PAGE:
The Cowichan Valley: Duncan, Chemainus, Ladysmtih and Region
Review By David Thomas
November 4, 2013
BC Studies no. 170 Summer 2011 | p. 180-181
We become travellers in our own land when we read Georgina Montgomery’s story and marvel at Kevin Oke’s photographs in The Cowichan Valley. The last word goes to Rick Pipes of Merridale Ciderworks, who comments: “When people travel, they want to be able to try the food and drink that is rooted in the region they’re in; they want to learn more about the place by sampling what is grown, raised, harvested and made there. Here in the Cowichan we’re able to give people that experience now, a real taste of what the region has to offer.” The same may be said for the stories and images of First Nations lives and places, and of early European explorers and, later, settlers, dreamers, builders, and remittance men, who each in their own way established their lives and named and helped build their communities in the Cowichan Valley.
This travelogue works well. A map and a postcard from the Cowichan help set the stage for a northward trip from the Malahat through the shoreline and inland towns and villages into the warm heartland. We see glimpses of early settlements and, occasionally, astonishing pictures of sunrises over valley and lake, of frost on estuary fields, and an awesome Kinsol Trestle. While we recognize the familiar mountain skyline set by Prevost and Tzouhalem, we also see communities making something new out of their heritage. Green boxes highlight more of our treasure, including works by such artists as E.J. Hughes and Simon Charley. The author’s use of ancient, Aboriginal names – Stz’uminus (Chemainus) and Penelekut (Kuper) – respects those communities and their abiding Cowichan presence. Once through South Cowichan, we begin a long, westward loop to Lake Cowichan communities and to the west coast wonder of ancient trees in the Carmanah and Walbran valleys. The journey returns to the north Cowichan towns of Crofton and Chemainus/Stz’uminus, where murals, not photographs, give glimpses of a community’s industry, war experience, and celebrations. The adventure continues north to Ladysmith, whose stories reveal its “Heritage by the Sea” motto, and on to Yellow Point. The Cowichan region’s small islands of Saltspring, Kuper, Thetis, and Valdez are given only a cursory glance; perhaps these await another book.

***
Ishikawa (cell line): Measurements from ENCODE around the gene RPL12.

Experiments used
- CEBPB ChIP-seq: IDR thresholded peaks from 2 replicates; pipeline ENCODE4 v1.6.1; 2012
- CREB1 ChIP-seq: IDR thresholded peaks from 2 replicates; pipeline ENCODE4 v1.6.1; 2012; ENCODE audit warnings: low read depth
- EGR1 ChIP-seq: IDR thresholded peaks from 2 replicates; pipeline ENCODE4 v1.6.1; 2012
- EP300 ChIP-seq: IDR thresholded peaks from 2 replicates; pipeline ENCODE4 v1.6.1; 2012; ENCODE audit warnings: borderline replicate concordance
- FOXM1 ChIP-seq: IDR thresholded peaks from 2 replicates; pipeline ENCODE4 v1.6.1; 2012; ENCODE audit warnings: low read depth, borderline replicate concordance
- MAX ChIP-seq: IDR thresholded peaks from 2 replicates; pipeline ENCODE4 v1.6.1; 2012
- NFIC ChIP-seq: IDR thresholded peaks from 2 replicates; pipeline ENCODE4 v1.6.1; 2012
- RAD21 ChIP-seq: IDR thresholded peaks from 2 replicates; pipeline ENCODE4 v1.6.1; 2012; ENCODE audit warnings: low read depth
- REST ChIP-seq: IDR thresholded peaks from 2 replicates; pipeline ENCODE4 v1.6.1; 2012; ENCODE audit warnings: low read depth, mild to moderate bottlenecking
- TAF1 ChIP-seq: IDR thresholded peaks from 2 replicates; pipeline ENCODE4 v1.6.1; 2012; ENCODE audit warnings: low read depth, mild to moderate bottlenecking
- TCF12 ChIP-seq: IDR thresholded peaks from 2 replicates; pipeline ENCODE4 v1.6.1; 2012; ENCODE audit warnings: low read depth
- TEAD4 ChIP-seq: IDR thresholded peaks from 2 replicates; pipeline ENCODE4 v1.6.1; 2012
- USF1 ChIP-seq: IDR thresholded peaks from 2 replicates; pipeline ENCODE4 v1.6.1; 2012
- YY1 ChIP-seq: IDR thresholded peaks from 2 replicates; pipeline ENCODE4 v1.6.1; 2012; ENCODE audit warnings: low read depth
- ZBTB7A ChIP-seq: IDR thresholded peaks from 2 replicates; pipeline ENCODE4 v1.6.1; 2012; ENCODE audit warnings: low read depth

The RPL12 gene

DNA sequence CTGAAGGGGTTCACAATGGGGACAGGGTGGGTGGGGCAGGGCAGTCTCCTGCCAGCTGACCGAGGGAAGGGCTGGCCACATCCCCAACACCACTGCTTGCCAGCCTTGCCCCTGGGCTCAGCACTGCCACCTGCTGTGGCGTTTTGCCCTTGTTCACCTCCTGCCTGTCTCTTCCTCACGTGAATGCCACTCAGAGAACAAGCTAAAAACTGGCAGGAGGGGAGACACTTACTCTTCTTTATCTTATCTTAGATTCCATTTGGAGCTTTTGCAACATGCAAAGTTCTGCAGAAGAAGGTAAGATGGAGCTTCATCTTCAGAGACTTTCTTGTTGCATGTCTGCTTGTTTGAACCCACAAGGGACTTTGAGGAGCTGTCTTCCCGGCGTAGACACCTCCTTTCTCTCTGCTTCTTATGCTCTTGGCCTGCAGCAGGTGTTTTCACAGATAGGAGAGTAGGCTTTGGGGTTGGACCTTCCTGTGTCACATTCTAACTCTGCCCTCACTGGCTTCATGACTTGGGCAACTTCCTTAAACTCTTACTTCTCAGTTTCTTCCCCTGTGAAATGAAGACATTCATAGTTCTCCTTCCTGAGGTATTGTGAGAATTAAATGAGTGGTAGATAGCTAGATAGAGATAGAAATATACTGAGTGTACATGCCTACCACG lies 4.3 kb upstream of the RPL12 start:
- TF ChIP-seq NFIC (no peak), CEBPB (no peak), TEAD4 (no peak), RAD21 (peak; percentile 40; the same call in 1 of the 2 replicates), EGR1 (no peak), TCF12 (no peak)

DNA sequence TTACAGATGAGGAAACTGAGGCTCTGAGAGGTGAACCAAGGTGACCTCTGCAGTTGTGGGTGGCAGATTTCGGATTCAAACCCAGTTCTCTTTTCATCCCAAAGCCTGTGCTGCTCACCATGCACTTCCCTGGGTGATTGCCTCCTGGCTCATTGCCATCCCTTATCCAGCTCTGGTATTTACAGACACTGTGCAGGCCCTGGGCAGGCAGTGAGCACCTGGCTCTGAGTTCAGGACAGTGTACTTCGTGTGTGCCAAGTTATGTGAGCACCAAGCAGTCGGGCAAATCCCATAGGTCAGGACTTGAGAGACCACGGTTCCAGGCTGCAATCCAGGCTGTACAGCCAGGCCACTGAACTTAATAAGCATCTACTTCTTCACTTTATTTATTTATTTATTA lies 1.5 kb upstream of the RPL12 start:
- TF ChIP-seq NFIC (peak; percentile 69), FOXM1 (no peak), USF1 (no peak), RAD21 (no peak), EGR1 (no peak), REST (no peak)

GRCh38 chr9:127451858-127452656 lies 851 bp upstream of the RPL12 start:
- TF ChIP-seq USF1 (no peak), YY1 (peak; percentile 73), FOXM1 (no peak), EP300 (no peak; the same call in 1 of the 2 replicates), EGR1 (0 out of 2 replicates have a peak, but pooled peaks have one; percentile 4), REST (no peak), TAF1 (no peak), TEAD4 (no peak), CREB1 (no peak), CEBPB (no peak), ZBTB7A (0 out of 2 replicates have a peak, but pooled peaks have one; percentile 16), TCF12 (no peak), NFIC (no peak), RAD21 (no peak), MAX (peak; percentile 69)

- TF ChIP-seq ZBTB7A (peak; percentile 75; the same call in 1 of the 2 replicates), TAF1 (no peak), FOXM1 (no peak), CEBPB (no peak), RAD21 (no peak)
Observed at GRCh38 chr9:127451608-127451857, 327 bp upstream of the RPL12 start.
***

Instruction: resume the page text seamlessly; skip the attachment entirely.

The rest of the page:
Bed-and-breakfast hosts and their guests should welcome this book, especially its two final chapters. One celebrates the diversity and bounty of the land while the other sets out no-nonsense seasonal and community samplers from which the best Cowichan itinerary can be organized. And residents should also welcome this book because it reveals as it celebrates this warm and generous land we share.
by Georgina Montgomery
Madeira Park: Harbour Publishing 2009. 144 pp. $34.95 cloth